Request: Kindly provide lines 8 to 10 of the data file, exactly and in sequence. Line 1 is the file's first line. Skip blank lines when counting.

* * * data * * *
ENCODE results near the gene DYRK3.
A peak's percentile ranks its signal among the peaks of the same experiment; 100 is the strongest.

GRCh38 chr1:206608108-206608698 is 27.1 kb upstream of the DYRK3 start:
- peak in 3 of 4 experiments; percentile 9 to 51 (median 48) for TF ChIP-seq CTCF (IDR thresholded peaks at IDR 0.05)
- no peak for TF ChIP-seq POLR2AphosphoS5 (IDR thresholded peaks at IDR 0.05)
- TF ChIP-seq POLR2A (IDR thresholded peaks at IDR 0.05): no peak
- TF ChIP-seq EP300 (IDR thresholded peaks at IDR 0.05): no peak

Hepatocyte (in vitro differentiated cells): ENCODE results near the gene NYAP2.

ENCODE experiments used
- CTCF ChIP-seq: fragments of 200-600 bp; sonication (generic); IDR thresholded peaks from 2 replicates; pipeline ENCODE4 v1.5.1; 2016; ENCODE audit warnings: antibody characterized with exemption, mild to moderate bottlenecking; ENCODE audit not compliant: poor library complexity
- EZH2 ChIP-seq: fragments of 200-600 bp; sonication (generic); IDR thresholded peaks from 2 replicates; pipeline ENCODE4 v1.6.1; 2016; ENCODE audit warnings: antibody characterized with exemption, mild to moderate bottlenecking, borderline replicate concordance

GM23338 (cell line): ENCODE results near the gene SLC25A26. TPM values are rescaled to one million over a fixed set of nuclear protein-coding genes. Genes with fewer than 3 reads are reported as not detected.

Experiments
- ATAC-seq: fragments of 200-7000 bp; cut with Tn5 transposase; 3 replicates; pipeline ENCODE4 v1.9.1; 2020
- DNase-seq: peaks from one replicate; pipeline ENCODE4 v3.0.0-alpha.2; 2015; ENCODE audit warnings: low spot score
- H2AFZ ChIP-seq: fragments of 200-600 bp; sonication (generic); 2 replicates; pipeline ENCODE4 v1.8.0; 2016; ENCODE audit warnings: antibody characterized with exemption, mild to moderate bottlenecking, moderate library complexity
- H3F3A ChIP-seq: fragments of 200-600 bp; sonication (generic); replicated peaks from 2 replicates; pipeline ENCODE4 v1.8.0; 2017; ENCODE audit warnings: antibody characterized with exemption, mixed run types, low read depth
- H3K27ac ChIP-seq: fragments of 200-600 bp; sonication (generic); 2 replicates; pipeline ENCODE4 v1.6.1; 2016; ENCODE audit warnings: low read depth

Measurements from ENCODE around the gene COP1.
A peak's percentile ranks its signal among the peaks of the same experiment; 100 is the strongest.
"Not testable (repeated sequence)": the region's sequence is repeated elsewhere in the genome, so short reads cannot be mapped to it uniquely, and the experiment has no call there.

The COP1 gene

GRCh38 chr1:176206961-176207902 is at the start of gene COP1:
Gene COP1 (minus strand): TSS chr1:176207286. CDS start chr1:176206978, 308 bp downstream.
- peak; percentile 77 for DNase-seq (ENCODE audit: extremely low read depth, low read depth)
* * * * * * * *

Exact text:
Hepatocyte (in vitro differentiated cells): ENCODE results near the gene NYAP2.

ENCODE experiments used
- CTCF ChIP-seq: fragments of 200-600 bp; sonication (generic); IDR thresholded peaks from 2 replicates; pipeline ENCODE4 v1.5.1; 2016; ENCODE audit warnings: antibody characterized with exemption, mild to moderate bottlenecking; ENCODE audit not compliant: poor library complexity